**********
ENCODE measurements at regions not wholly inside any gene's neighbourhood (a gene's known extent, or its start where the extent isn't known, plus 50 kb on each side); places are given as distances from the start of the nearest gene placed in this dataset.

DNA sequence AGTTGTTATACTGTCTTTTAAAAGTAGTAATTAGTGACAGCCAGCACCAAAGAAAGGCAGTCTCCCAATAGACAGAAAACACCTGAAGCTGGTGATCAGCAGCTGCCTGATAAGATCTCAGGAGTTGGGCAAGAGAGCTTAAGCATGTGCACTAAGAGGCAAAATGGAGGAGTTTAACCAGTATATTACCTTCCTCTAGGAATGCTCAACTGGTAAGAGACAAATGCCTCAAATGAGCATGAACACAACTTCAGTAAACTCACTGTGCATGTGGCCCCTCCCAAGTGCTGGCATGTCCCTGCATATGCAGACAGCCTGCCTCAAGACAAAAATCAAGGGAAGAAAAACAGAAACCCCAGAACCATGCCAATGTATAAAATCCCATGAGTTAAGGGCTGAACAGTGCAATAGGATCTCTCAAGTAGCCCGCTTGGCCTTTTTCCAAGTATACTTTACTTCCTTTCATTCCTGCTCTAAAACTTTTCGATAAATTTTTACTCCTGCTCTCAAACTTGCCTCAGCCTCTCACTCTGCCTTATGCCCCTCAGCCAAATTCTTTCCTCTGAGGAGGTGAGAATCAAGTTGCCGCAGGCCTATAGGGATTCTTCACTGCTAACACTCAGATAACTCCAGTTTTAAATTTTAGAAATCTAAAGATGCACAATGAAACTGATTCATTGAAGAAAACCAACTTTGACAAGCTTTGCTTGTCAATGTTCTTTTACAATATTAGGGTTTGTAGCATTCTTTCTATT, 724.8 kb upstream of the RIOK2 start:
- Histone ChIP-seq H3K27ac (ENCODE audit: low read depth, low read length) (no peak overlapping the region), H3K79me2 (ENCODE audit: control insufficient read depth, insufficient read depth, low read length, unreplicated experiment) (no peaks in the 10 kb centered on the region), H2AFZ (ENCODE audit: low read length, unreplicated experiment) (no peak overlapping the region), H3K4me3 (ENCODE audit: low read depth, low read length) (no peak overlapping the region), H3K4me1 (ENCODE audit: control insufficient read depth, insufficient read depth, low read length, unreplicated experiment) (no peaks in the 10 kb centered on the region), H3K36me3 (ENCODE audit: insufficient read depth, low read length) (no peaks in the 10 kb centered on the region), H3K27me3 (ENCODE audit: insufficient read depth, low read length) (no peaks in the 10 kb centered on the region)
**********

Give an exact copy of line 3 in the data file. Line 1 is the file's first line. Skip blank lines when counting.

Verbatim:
- Histone ChIP-seq H3K27ac (ENCODE audit: low read depth, low read length) (no peak overlapping the region), H3K79me2 (ENCODE audit: control insufficient read depth, insufficient read depth, low read length, unreplicated experiment) (no peaks in the 10 kb centered on the region), H2AFZ (ENCODE audit: low read length, unreplicated experiment) (no peak overlapping the region), H3K4me3 (ENCODE audit: low read depth, low read length) (no peak overlapping the region), H3K4me1 (ENCODE audit: control insufficient read depth, insufficient read depth, low read length, unreplicated experiment) (no peaks in the 10 kb centered on the region), H3K36me3 (ENCODE audit: insufficient read depth, low read length) (no peaks in the 10 kb centered on the region), H3K27me3 (ENCODE audit: insufficient read depth, low read length) (no peaks in the 10 kb centered on the region)